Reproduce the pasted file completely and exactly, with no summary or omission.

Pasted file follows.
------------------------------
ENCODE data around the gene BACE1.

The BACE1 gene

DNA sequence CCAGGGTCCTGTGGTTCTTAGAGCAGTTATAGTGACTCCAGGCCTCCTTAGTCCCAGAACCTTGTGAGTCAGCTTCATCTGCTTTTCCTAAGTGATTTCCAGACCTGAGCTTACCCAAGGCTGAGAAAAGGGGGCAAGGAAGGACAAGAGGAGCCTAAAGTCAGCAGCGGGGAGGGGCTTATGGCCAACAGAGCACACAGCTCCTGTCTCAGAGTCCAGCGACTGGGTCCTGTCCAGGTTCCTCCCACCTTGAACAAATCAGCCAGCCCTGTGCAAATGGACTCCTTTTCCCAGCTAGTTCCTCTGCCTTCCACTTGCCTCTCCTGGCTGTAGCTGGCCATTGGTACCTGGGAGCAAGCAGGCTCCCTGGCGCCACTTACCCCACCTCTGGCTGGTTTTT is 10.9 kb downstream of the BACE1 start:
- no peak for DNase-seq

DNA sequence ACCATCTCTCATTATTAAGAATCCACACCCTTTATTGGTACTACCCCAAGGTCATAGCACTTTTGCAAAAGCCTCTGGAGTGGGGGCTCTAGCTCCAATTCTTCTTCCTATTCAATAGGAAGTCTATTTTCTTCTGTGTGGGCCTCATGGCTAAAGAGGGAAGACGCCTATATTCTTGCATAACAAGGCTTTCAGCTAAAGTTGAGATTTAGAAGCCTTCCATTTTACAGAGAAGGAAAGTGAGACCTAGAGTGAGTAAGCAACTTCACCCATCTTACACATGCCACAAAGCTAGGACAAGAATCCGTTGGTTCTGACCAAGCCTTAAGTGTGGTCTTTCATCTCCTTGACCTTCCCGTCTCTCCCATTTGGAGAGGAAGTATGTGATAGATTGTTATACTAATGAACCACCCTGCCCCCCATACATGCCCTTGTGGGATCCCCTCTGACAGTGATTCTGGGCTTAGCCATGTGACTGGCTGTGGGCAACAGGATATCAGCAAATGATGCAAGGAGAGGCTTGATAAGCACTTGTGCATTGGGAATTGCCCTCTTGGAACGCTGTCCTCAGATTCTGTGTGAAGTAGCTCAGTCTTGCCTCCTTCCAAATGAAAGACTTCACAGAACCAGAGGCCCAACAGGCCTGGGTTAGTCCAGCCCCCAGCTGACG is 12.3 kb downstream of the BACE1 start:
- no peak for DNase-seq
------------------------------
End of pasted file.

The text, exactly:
ENCODE data around the gene BACE1.

The BACE1 gene

DNA sequence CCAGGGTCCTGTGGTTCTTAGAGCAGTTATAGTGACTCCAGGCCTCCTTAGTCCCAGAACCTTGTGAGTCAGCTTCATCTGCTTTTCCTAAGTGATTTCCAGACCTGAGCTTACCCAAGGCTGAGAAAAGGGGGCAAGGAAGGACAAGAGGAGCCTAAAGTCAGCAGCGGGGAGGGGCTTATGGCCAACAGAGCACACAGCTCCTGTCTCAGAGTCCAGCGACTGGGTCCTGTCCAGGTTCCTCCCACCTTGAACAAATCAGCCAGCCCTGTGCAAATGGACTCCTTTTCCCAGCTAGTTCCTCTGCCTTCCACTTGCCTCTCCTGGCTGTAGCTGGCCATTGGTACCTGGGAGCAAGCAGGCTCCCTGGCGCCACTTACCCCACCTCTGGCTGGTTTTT is 10.9 kb downstream of the BACE1 start:
- no peak for DNase-seq

DNA sequence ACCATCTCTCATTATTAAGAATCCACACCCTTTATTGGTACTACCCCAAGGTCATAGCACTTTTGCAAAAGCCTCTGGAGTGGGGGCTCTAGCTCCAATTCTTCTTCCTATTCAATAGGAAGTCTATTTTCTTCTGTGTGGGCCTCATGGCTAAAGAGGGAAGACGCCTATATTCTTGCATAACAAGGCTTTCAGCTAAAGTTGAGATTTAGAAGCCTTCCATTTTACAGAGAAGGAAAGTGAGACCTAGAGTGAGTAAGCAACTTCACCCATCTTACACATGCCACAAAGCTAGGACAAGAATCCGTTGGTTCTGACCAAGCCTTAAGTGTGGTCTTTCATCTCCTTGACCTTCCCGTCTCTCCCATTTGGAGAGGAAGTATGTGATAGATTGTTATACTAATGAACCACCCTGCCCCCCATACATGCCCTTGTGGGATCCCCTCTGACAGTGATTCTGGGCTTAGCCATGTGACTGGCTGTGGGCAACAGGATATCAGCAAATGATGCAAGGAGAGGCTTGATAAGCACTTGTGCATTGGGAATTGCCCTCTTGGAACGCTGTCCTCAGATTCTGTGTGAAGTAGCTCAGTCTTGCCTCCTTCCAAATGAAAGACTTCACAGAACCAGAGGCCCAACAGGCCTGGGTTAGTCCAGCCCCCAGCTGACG is 12.3 kb downstream of the BACE1 start:
- no peak for DNase-seq